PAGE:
How does the geopolitical situation affect the work of CSOs in Russia?
Unsubscribing from recurrent payments and working normally: how Civil Society Organisations (CSOs) have been surviving the last few days.
On 24 February Russian President Vladimir Putin decided to launch “a special military operation” in Ukraine.Economic sanctions followed from various countries. The Agency for Social Information (ASI) has ascertained how this, and the status of donors has affected the work of Civil Society Organisations (CSOs).
What about fundraising?
“In recent days, we have seen donors unsubscribing from recurrent payments. Globally, there has not been a heavy drop in charitable donations, within the norm”, Sofia Zhukova Director of the Need Help Foundation told ASI.
The Oxygen Charity Foundation reported that its collection counters for medicines vital to children with cystic fibrosis “stood still”.
“What will happen next? The medicines that the guys are waiting for may disappear from Russian pharmacies. We need to buy them ahead of time” they wrote.
On 28th February, World Rare Disease Day, Maya Sonina, Director of the Oxygen Foundation, reported that about 60 donations had been received by their wards. The Foundation continues to work to the best of its ability.
The CSO sector in Russia is experiencing huge difficulties today, wrote Alexandra Babkina, the head of Dobro Mail.ru project.
“What’s even more difficult is that charitable donations are being reduced. The increase in the cost of treatment and work of charity programs alongside the growth in requests for help could cost the lives of our wards,” stated Babkina.
She urged partners, donors, and friends to continue to help charitable foundations.
The Rus Foodbank joined the work of the We Are Together headquarters from the beginning of the evacuation of Donbas residents on the 19th February. “In this time, the foundation has transferred 350 tons of food, essential goods for delivery to temporary accommodation facilities”, said Yulia Nazarova, President of the Rus Foodbank.
“The whole country is stocking up food, clothes, and hygiene products, and companies are doing the same. The need for commodity aid is growing and it is still difficult to predict the future of financial aid”, Yulia said.
Break with abroad
Due to the current geopolitical situation, partners from the Czech Republic stopped working with Russian wheelchair manufacturer Kinesis. They will no longer supply wheels for wheelchairs. This was reported on the media site Such Matters by the founder of Kinesis and trustee of the Prodvizhenie Foundation Olga Barabanova.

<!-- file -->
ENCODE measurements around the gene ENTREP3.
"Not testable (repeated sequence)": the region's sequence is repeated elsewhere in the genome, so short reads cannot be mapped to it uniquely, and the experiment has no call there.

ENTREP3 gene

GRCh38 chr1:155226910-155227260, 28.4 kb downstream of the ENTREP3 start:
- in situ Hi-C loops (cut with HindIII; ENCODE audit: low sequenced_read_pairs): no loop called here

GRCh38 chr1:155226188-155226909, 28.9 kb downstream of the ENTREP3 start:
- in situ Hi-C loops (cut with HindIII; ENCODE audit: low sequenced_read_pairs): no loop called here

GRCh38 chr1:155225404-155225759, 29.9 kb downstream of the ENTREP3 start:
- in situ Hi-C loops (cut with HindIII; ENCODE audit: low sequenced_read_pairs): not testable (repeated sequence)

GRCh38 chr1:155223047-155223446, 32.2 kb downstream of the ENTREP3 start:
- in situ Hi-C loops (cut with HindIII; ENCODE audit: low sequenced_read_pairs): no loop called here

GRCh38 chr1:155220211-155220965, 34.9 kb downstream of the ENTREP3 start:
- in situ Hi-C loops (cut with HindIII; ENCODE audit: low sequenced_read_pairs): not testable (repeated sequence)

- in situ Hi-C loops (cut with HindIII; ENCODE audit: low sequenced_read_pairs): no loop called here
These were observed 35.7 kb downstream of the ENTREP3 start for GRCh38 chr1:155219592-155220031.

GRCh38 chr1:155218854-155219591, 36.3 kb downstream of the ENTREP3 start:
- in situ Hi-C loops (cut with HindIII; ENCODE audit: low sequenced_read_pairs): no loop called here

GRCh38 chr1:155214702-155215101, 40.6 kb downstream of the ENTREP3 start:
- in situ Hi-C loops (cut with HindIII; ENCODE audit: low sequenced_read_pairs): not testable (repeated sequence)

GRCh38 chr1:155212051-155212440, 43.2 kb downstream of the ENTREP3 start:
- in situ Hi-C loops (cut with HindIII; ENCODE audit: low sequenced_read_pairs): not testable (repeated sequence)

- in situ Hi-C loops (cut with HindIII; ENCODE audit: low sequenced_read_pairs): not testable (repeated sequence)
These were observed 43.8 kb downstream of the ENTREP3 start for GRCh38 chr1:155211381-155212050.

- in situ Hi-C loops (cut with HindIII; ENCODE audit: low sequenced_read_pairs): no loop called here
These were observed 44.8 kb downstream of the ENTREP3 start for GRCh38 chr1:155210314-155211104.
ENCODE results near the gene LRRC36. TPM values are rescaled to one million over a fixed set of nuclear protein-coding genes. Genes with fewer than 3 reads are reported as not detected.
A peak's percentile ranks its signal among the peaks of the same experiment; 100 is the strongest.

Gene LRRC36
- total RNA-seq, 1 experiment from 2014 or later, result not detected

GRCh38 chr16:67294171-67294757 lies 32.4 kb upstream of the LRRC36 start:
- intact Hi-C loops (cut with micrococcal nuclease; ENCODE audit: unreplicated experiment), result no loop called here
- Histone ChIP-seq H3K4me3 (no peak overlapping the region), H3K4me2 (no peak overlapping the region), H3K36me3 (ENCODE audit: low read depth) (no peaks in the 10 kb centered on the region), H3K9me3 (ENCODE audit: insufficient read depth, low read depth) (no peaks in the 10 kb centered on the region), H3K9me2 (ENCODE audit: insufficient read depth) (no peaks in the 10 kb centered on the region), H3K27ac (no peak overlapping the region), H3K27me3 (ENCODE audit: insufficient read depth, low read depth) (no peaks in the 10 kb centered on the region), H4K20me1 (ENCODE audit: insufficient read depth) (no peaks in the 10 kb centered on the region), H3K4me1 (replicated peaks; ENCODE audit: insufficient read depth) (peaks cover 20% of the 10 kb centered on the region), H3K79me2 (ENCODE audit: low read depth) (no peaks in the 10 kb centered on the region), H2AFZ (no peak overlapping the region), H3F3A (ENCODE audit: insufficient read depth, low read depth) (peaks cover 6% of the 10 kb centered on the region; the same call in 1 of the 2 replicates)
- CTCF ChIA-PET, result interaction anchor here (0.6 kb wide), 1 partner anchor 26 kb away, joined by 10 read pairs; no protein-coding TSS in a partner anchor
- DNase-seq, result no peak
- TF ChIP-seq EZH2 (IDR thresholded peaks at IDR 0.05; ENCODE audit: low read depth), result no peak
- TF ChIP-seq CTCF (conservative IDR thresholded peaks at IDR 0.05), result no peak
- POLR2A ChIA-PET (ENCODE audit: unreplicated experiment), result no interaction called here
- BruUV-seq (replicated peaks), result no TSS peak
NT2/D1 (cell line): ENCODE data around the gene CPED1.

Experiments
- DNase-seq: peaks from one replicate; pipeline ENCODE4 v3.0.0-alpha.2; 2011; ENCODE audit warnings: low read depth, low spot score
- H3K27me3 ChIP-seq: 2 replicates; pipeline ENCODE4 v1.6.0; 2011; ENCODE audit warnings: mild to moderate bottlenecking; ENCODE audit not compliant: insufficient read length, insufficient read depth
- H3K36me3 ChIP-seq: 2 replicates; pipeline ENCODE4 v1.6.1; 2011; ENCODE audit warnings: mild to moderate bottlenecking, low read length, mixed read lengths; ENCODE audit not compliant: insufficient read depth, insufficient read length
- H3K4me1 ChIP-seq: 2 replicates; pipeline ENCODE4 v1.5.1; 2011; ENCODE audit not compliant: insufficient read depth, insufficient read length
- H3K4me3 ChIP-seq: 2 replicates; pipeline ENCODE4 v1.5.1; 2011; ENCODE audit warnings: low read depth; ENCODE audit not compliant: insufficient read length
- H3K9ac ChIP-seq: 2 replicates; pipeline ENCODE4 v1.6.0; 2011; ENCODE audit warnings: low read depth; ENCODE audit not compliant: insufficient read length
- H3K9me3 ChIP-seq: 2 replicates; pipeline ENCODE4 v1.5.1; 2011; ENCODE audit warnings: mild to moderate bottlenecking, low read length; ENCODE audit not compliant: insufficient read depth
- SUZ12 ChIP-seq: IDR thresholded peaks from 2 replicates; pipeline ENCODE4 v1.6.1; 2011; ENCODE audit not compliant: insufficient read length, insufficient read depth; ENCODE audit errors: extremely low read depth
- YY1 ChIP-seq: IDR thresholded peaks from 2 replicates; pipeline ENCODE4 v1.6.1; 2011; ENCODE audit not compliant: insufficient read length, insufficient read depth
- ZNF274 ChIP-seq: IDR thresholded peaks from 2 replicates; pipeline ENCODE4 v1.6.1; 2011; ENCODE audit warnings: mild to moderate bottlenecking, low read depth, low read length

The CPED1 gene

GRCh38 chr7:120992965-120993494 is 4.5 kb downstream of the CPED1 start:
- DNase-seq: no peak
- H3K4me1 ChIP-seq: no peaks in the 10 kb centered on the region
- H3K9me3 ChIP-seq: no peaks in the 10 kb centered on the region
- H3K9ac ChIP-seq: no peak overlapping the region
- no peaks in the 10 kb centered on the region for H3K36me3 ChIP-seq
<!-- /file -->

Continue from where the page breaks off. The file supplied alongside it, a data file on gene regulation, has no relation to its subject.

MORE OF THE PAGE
“We received wheels by land but now the borders are closed. We are already looking for suppliers in China because no one in Russia makes such small wheels with additional hand rims that a child can hold on to”, Barabanova was quoted in Such Matters.
She also said that the Foundation’s donations have “sharply decreased”.
The Leukaemia Foundation reported that due to sanctions it is difficult to deliver bone marrow to Russian patients waiting for transplants.
Olga Germanenko, the head of the Spinal Muscular Atrophy (SMA) Families Foundation, wrote that the supply of drugs to Russia for children and adults with SMA will not stop.
“Last week, and again today, we contacted the Circle of Good Foundation. All three drug manufacturing companies (Spinraza, Risdiplam, Zolgensma) assured us that supplies to Russia are not expected to stop at the moment”, Germanenko noted.
Switching to other social networks
On 25th February, Roskomnadzor, the Federal Service for Supervision of Communications, Information Technology and Mass Media, partially restricted access to Facebook in the country.
According to the agency, the social network was recognised as “involved in the violation of fundamental human rights and freedoms, as well as the rights and freedoms of Russian citizens” due to restrictions on four Russian accounts.
After that, posts with links to other social networks began to appear on the Facebook pages of Russian CSOs to avoid contact details being lost.
Director of the Zhivoy Charitable Foundation Victoria Agadzhanova told ASI critical changes for them will be visible later, in seven or ten days.
“So far, the most critical changes for us are the decline in the role of social networks as our main audience is on Facebook, a decrease in the percentage of donations via ApplePay, GooglePay and, of course, the inability to receive funding from abroad. Our donors live all over the world, and we hope that at least PayPal won’t be shut down”, Victoria said.
According to Sofia Zhukova, nothing has changed in the Foundation’s operations, and they continue to work as before.
“CSOs are waiting for our help, and we cannot leave the beneficiaries of these organisations without support. Our main task is to do what we exist for: supporting CSOs and civil society, providing people with the opportunity to donate, and informing them about how to engage in charitable activities” concluded the director of the Need Help Foundation.
Translated by Ysabelle Smith